AG PLANNING TO BID FOR PORTUGUESE FLAG CARRIER TAP, WHICH THE COUNTRY’S GOVERNMENT IS BEING FORCED TO SELL

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By TESTCustomwebLP TESTCustomwebLP May 9, 2011 19:45

AG PLANNING TO BID FOR PORTUGUESE FLAG CARRIER TAP, WHICH THE COUNTRY’S GOVERNMENT IS BEING FORCED TO SELL

Anyone thinking that the sovereign debt crisis in Europe will not have a direct effect on the future of aviation should look away now as this is the first state owned aviation asset to hit the fire sale block……… On a day when this editorial lead could have been any one of a number of big stories, I feel that before we get into Willie Walsh controlling the Atlantic and getting a great slice of the Brazilian action we should mention some points from other stories below. Firstly how is it that Emirates is canning its fuel surcharge when jet fuel is standing at $130 a barrel? Secondly what will the airlines in the Middle East do with 2,340 new aircraft which Boeing says the region needs to order? Emirates, Etihad and the like are ramping up the future risk factor. Emirates are already funding new aircraft delivery through wacky methods such as floating an aircraft IPO, literally.

TAP

International Airlines Group (IAG) has already held informal talks with TAP following the €78 billion EU/IMF bailout. A condition of the bailout is that the Portuguese government privatise the airline as soon as possible. There can be no argument to the fact that IAG is a perfect fit for TAP, sure there will have to be route harmonisation and there will be job losses but the long-term outlook would be strong and impressive.

An investment bank has been hired to conduct a formal auction of TAP, which is expected to be launched later this summer.

Newly formed IAG is already the third largest scheduled airline group in Europe and the sixth largest in the world, based on revenues, with BA and Iberia flying to more than 200 destinations on more than 400 aircraft, while last year they carried 55 million passengers.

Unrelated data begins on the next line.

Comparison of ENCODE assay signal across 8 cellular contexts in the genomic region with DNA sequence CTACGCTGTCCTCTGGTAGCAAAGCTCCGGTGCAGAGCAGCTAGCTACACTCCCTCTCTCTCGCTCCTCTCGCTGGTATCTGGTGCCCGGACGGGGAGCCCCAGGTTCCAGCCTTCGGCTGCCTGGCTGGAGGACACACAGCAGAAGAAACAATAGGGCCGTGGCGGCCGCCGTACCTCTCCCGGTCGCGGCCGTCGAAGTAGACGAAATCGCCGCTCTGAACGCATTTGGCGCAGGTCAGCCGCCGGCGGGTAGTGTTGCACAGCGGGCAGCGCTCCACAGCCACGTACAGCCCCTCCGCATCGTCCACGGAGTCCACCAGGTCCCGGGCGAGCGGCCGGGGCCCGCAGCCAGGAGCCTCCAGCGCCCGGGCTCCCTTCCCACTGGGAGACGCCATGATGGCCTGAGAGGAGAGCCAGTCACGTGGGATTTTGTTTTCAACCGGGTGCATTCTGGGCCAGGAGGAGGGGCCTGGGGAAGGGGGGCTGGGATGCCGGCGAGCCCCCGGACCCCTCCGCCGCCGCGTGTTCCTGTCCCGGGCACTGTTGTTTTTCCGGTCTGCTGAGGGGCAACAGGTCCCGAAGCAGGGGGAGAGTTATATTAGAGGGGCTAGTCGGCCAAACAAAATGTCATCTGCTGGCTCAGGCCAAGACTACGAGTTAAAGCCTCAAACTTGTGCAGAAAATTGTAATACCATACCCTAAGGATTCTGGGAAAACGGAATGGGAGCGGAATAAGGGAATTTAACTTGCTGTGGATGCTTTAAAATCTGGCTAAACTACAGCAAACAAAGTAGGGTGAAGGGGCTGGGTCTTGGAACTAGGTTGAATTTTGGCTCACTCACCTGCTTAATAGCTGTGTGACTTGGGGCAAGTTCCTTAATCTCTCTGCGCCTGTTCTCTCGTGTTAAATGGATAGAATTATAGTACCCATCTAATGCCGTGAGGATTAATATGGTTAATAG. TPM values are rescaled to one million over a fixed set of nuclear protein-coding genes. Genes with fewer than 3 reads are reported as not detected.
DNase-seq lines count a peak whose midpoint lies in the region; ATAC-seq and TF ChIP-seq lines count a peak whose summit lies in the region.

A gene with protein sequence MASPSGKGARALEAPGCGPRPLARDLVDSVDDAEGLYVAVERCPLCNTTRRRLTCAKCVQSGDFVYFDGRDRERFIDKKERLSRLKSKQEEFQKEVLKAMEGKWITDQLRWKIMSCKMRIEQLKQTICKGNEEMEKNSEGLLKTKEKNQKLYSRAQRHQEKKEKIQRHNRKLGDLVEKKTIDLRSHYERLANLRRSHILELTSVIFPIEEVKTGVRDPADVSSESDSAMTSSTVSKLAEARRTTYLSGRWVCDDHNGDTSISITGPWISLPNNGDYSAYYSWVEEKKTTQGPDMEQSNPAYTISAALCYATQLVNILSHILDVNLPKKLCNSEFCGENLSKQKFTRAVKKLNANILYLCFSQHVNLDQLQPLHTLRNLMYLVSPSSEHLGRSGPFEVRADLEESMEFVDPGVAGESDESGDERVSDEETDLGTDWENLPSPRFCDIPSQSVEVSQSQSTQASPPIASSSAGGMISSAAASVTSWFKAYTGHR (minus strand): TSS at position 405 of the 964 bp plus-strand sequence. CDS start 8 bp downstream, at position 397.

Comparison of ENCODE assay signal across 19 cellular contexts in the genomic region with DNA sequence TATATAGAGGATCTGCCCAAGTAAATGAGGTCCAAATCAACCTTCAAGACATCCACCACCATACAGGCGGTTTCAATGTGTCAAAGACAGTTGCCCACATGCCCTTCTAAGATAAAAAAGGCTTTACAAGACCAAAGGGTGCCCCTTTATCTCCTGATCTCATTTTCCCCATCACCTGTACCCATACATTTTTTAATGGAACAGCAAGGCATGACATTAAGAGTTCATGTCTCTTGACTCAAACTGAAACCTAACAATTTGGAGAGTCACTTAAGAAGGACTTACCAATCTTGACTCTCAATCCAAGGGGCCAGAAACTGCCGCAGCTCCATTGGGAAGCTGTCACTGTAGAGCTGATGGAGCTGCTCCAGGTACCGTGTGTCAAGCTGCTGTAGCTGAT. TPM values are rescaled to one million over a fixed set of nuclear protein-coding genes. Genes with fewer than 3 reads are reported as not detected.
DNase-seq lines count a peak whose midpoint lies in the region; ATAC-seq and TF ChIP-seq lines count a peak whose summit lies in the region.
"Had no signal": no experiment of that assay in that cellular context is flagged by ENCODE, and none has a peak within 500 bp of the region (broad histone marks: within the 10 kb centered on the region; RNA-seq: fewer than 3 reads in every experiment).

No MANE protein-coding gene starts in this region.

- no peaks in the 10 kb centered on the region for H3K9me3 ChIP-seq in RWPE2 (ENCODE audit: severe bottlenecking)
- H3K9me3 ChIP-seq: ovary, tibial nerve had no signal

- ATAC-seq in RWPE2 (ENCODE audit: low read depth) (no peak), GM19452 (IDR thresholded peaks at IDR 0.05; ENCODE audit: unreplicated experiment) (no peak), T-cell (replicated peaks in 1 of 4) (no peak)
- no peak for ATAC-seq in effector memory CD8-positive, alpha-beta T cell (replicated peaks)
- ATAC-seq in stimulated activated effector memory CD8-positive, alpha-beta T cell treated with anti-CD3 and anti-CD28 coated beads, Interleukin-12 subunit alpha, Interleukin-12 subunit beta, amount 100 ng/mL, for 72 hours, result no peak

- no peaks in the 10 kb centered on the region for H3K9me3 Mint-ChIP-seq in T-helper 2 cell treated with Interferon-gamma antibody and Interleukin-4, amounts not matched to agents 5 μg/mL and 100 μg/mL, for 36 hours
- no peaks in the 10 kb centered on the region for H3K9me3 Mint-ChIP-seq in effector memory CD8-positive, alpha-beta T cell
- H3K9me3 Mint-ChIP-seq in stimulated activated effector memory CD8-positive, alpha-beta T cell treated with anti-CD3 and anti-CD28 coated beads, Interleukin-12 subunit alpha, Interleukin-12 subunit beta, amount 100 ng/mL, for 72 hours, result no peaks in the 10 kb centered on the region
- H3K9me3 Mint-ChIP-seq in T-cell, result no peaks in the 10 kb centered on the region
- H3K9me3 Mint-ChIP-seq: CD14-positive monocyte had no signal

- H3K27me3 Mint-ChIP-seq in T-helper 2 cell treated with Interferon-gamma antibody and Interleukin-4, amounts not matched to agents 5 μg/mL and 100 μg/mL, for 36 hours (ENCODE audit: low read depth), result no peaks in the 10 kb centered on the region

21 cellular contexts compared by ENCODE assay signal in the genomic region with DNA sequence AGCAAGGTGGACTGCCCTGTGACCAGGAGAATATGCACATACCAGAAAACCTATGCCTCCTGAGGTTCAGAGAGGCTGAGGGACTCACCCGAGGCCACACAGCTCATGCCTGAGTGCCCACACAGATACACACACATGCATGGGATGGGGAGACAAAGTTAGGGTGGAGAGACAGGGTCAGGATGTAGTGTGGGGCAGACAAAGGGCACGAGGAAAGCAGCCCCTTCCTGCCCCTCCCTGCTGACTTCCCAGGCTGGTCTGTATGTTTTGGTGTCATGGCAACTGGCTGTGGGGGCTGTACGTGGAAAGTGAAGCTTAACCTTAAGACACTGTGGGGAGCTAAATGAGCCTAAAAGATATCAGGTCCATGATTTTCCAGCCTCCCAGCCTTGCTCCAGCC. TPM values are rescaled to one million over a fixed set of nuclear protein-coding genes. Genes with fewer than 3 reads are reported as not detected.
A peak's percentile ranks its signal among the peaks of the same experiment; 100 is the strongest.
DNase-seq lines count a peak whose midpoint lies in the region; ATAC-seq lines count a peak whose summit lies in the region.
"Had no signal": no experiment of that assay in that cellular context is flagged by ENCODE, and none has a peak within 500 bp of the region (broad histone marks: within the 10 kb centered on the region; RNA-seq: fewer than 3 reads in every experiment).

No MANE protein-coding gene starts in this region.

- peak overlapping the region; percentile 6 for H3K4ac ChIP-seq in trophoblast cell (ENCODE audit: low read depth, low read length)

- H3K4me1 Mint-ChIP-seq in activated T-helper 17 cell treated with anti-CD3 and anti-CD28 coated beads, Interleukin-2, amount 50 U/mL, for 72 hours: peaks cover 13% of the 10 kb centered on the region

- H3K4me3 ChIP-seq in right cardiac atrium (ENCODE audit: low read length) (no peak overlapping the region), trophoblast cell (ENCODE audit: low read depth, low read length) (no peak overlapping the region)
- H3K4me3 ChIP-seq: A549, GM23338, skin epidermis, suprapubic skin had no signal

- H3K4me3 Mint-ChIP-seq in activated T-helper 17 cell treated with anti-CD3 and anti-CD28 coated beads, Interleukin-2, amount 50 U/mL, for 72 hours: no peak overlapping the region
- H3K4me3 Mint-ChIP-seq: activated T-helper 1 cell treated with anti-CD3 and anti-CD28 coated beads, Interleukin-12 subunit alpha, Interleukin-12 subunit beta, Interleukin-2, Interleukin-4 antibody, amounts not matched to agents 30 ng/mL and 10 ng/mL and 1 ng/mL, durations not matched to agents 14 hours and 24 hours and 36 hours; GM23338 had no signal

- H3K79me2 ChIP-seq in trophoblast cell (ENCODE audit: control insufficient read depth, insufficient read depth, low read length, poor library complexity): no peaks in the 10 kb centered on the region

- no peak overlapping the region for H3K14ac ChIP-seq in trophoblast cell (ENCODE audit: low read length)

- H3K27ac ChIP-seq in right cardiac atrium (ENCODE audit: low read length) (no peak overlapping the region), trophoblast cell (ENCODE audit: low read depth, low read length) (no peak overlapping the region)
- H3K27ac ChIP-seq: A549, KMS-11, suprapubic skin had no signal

TAP, which made a €3.5 million ($A4.81 million) loss last year and is thought to be valued at around €500 million ($A687.1 million), has an attractive long-haul network that includes a large share of routes between Europe and Brazil, as well as a number of African routes into former Portuguese colonies.

The group is expected to finance any bid it makes through shares, which would dilute the stock held by existing shareholders.

Before we get carried away though consider Lufthansa, they must be thinking about lunching a formal bid and have been mentioned over the weekend. Far more interesting though would be if LatAm were to throw its hat into the ring with an official bid. The new alliance between Brazil’s TAM Linhas Aereas and Chile’s LAN, which will become the biggest carrier in Latin America if it gets final regulatory clearance, would become a strong global player in time for the Olympics and FIFA World Cup, controlling much of Latin America. Can they get their regulatory approval in time? It might be too closer a run thing for them to think about a bid for TAP.

Consolidation due to outside financial pressures because of the subprime crisis and everything that has come since has proved to be the best catalyst for remedying overcapacity by forcing mergers in the US. The sovereign debt crisis could prove to do the same for the EU.

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By TESTCustomwebLP TESTCustomwebLP May 9, 2011 19:45
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